Share Email Print

Proceedings Paper

Near infrared probes for biochemical, cellular, and whole animal analysis of disease processes
Author(s): Joy Kovar; Vince Boveia; Huaxian Chen; Xinzhan Peng; Rose Skopp; Garrick Little; Dan Draney; D. M. Olive
Format Member Price Non-Member Price
PDF $17.00 $21.00

Paper Abstract

The study of disease processes requires a number of tools for detection of proteins and biomarkers in cell and animal based assays. Near infrared (NIR) technologies offer the advantage of high signal without interference from background producing factors such as tissues, blood, or plastics. NIR fluorescence quenching biochemical assays employing a novel NIR quencher are homogeneous and sensitive. NIR-based immunocytochemical assays offer a means of quantitatively evaluating cell signaling pathways. The technology can be extended to the development of targeted molecular imaging agents for disease analysis in animal models. We describe here model assays for each of these categories. A fluorescence quenching caspase-3 assay was developed employing a novel, broadly applicable quencher dye suitable for use with both visible and NIR dye chemistries. An NIR cell based assay is described for assessment of phosphorylation of p53 in response to a cellular stimulus. Finally, we describe the development and application of a targeted NIR optical imaging agent for monitoring tumor growth in whole animals. The NIR biochemical and cell based assays are robust with Z' factors greater than 0.7. The use of an IRDye (R)800CW-labeled cyclic RGD peptide is presented as a model for development and application of targeted imaging agents. NIR technologies are compatible with the complete spectrum of assay needs for disease analysis and therapeutic development.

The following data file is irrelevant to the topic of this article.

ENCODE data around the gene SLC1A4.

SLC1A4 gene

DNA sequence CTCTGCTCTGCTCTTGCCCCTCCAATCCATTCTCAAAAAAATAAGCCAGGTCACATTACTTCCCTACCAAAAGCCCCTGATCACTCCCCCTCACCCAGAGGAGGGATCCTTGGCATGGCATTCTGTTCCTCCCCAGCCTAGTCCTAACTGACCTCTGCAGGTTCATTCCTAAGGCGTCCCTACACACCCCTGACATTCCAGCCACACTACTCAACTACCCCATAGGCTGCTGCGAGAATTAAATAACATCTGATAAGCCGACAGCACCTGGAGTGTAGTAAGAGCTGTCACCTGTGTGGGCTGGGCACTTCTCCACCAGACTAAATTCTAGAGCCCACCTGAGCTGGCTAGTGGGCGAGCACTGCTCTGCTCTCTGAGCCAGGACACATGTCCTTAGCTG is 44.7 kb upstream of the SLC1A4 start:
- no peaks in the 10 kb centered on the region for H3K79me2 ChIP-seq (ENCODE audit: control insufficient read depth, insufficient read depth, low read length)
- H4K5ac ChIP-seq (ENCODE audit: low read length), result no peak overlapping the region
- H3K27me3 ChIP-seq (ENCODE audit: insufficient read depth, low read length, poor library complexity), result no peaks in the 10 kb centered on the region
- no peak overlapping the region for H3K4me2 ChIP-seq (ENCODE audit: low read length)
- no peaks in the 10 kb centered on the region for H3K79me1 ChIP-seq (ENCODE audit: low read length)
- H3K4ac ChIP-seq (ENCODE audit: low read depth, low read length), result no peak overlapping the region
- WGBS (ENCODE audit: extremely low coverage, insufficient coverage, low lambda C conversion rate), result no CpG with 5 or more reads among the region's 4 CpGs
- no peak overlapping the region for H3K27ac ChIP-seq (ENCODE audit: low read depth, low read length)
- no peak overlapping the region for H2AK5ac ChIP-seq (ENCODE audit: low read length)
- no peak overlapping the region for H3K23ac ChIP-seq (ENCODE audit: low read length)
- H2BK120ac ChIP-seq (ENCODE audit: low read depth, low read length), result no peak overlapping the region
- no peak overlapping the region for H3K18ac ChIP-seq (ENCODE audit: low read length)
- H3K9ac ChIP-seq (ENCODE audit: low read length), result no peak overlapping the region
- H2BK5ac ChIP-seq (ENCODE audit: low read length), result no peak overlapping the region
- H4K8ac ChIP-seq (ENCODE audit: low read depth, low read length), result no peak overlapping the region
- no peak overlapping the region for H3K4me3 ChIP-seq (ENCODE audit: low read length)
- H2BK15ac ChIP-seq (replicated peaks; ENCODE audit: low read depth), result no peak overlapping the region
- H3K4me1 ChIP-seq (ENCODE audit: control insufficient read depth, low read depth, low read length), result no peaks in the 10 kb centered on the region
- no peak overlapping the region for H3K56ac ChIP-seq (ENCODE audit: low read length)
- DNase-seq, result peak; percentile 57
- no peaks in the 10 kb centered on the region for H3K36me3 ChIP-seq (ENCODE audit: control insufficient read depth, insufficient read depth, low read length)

Paper Details

Date Published: 20 February 2009
PDF: 8 pages
Proc. SPIE 7190, Reporters, Markers, Dyes, Nanoparticles, and Molecular Probes for Biomedical Applications, 71900N (20 February 2009); doi: 10.1117/12.815542
Show Author Affiliations
Joy Kovar, LI-COR Biosciences (United States)
Vince Boveia, LI-COR Biosciences (United States)
Huaxian Chen, LI-COR Biosciences (United States)
Xinzhan Peng, LI-COR Biosciences (United States)
Rose Skopp, LI-COR Biosciences (United States)
Garrick Little, LI-COR Biosciences (United States)
Dan Draney, LI-COR Biosciences (United States)
D. M. Olive, LI-COR Biosciences (United States)

Published in SPIE Proceedings Vol. 7190:
Reporters, Markers, Dyes, Nanoparticles, and Molecular Probes for Biomedical Applications
Samuel Achilefu; Ramesh Raghavachari, Editor(s)

© SPIE. Terms of Use
Back to Top
Sign in to read the full article
Create a free SPIE account to get access to
premium articles and original research
Forgot your username?